Byton Releases K-Byte Sedan Concept at CES Asia in Shanghai

byton jumped into the spotlight earlier this year after releasing its M-byte SUV concept. the design had some intriguing new features and the company made some big promises for the future. now at CES asia, byton has doubled down, unveiling a new concept to add to the line: the K-byte sedan model. while the car is indeed striking in looks, its real selling point is on the inside; and we don’t mean the engine, but rather the central computer. the interior dashboard screen links to a series of advanced sensors that are seamlessly integrated into the design.

the ‘C-pillar’ roof takes its inspiration from architectural buttresses

importantly, Byton has partnered with Aurora to develop a level 4 (L4) autonomous driving program. while the current standard in autonomous driving in commercially available cars is level 2, L4 is defined as a state where the car can operate without human input or oversight but only under specific select conditions. this means that the car requires no input aside from knowing its destination. by the end of 2020, the two companies will have a fleet of prototype vehicles with L4 autonomous driving capabilities ready for testing, in preparation for L4-ready mass production and delivery.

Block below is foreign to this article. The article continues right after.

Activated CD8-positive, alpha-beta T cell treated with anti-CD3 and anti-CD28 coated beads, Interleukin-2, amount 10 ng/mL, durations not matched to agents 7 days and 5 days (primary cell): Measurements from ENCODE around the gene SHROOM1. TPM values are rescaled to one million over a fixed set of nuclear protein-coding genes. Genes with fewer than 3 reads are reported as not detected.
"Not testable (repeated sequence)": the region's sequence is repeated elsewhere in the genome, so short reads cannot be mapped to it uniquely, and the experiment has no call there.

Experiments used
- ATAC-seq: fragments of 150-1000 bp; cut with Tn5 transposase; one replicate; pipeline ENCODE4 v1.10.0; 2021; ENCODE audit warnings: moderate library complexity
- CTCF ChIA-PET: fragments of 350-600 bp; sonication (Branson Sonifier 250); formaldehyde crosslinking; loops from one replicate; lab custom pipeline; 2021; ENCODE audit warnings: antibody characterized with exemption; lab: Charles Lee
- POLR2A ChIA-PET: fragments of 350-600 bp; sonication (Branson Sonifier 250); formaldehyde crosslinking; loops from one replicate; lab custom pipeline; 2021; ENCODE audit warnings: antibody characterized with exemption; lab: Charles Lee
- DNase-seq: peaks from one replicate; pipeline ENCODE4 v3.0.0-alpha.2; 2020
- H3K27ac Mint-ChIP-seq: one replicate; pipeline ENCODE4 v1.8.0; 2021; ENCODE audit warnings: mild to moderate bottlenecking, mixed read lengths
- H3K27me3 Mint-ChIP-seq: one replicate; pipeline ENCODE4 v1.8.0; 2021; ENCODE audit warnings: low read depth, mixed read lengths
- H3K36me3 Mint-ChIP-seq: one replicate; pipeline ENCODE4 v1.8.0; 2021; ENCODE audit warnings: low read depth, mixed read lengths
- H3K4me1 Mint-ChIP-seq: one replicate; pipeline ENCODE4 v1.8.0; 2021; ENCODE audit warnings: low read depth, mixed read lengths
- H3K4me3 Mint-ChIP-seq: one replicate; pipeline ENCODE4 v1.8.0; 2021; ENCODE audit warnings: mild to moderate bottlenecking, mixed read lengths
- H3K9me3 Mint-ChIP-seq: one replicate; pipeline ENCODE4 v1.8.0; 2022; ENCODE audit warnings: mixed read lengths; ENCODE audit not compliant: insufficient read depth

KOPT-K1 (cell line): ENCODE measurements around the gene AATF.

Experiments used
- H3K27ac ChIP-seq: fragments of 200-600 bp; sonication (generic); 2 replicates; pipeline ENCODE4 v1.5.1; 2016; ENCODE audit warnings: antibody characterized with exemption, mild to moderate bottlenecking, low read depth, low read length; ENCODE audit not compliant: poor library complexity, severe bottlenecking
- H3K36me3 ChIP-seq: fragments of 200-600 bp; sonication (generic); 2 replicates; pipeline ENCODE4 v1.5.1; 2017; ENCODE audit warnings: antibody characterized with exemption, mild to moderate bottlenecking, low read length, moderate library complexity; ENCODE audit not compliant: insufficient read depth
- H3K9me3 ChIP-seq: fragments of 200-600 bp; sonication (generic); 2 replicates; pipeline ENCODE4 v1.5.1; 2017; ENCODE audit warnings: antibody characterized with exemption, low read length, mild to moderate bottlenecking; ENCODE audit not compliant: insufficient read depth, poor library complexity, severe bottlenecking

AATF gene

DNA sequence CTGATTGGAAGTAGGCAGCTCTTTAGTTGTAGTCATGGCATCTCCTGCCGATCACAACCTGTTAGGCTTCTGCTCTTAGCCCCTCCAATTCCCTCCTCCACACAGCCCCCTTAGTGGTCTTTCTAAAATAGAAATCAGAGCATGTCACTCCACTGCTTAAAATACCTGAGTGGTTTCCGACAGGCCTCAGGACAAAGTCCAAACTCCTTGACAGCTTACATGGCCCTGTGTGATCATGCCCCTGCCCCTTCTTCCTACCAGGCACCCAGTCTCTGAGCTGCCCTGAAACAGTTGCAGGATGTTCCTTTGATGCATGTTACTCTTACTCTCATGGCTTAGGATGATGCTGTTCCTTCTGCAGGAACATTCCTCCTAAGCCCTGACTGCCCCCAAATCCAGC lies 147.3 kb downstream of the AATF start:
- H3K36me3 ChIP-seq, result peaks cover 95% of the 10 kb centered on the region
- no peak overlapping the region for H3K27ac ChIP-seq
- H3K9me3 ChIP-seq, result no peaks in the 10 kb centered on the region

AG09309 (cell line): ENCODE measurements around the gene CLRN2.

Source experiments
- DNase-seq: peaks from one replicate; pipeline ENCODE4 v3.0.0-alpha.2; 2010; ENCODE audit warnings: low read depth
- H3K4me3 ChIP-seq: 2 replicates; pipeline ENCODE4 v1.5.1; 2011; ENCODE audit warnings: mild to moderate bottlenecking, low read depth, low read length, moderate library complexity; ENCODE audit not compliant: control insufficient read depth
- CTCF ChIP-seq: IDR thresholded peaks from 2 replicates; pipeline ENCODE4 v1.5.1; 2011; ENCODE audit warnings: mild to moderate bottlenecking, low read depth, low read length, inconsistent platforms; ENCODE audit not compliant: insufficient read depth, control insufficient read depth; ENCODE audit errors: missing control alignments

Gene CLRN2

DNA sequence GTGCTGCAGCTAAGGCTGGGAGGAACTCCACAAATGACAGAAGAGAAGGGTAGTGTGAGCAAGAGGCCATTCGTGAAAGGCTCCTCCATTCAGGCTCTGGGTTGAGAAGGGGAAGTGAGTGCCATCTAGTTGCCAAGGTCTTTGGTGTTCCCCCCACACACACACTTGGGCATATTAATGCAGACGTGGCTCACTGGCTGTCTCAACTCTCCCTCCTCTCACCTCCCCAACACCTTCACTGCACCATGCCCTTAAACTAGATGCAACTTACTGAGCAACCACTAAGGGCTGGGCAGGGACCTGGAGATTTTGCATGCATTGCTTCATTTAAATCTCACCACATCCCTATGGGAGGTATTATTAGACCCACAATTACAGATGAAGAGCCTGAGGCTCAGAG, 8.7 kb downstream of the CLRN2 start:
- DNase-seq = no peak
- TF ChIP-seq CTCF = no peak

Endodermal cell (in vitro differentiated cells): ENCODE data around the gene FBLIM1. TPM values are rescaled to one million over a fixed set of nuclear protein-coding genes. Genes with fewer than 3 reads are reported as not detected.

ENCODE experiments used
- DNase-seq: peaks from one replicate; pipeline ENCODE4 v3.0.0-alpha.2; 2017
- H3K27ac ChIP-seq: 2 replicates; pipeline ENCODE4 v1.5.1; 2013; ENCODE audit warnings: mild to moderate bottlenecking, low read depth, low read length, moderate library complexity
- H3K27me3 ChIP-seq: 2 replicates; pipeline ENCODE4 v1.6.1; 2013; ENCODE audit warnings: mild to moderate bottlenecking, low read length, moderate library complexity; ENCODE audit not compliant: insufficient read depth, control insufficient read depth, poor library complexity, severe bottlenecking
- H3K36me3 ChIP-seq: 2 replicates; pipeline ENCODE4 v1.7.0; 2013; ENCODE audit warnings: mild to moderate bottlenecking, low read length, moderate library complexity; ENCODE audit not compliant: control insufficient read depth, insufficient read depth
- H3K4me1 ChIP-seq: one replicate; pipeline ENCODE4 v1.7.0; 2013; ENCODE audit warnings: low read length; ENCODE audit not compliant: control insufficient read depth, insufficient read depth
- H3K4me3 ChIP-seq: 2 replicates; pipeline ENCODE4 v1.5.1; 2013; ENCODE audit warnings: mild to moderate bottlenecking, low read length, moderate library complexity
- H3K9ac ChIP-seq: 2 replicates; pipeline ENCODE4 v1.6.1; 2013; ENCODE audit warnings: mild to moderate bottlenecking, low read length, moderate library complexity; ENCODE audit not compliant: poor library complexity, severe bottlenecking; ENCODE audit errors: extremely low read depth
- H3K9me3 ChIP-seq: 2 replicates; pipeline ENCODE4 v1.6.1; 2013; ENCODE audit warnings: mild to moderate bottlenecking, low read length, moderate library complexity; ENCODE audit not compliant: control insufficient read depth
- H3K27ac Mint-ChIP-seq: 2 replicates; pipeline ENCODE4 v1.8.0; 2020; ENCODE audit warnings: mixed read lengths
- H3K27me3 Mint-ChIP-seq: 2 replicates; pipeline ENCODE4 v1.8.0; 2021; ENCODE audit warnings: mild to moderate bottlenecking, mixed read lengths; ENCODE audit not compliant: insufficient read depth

the K-byte is to be fully electronic and autonomous

it can also be assumed that the new cars will feature the face recognition technology that the SUV version was advertised with earlier this year. the designers place great pride on the car’s intelligence, something that even shows up in the company’s name. according to the firm, the term ‘bytes on wheels’, symbolizes ‘the digital power of byton’s offerings and the brand’s vision for a connected, mobile life.’

the aesthetically pleasing integrated sensor

for now we are left with renderings that illustrate the vehicle’s unique design. the ‘C-pillar’ roof depicted in the images apparently takes its inspiration from architectural buttresses — presenting a graceful curve while delivering aerodynamic performance. this is fitting, as less and less is required of the driver, who can leisurely gaze out the window. it is almost as if cars are on their way to becoming homes on wheels rather than vehicles at all. 

on the left the M-byte and the right is the K-byte

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